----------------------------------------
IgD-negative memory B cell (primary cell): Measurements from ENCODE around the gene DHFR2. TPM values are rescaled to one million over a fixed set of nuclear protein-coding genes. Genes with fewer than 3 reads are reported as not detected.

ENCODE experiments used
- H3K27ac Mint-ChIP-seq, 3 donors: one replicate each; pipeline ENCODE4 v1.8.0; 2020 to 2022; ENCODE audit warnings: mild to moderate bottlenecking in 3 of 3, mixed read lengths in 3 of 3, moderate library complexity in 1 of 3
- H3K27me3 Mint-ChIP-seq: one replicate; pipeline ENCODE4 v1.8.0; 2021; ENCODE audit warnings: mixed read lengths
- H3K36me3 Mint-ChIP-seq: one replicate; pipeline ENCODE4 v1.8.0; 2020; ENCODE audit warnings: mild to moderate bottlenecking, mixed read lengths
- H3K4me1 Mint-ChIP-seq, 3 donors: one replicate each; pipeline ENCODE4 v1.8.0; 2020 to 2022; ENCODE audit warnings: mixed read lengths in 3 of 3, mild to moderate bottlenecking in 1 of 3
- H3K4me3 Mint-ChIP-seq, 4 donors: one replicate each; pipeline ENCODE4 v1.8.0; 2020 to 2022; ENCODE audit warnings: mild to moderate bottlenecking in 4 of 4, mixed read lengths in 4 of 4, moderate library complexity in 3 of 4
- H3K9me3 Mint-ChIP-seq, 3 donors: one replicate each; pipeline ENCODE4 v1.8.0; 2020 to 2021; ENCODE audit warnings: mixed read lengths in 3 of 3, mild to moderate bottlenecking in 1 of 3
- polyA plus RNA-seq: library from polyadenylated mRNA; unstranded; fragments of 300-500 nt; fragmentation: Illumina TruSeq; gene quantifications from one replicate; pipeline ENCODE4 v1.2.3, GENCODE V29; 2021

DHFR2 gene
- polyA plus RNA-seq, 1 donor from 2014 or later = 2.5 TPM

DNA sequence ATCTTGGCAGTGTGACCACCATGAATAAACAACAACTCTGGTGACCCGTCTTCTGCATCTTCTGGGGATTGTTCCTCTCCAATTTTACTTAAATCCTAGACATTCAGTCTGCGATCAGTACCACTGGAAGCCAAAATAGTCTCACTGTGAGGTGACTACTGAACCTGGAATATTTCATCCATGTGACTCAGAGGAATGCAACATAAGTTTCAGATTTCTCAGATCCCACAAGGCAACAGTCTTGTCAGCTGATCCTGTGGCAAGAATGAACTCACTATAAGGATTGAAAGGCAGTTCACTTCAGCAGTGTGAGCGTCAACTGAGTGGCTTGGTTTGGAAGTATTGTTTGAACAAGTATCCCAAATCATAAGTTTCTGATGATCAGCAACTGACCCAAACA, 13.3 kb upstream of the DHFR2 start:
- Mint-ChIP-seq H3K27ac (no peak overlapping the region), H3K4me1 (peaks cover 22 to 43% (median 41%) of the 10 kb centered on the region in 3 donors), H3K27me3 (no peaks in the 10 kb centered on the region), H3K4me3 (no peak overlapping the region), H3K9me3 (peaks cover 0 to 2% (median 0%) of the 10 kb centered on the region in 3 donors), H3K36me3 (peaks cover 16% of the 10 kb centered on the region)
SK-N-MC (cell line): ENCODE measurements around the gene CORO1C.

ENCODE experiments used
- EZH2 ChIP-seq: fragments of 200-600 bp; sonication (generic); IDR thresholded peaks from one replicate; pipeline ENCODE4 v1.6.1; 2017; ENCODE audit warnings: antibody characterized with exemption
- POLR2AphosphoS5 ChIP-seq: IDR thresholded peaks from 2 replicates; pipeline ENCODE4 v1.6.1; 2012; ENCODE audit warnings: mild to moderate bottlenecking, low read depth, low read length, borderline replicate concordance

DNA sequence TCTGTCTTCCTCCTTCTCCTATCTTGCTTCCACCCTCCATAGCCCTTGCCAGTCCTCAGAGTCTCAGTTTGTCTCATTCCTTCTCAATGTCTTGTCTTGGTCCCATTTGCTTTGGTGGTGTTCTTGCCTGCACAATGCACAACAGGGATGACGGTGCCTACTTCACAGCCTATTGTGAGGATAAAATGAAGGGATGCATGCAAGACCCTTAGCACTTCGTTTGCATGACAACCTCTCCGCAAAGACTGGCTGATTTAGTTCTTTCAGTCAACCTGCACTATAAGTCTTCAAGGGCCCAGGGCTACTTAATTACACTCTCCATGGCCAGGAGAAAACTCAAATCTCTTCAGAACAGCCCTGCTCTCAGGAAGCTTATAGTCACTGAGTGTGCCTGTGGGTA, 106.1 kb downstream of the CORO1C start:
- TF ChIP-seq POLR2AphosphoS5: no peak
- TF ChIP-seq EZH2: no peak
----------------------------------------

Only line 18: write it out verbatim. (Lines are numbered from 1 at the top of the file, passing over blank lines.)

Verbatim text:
DNA sequence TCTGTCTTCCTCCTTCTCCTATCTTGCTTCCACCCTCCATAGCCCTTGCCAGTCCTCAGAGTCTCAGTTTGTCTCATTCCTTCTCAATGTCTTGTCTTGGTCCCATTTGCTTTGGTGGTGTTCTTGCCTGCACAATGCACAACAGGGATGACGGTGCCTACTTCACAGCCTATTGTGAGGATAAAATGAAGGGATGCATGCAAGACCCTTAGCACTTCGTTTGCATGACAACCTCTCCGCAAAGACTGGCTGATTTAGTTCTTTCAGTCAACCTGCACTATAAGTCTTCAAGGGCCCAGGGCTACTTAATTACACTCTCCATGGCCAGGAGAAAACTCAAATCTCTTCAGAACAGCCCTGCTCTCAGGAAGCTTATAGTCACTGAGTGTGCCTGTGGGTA, 106.1 kb downstream of the CORO1C start: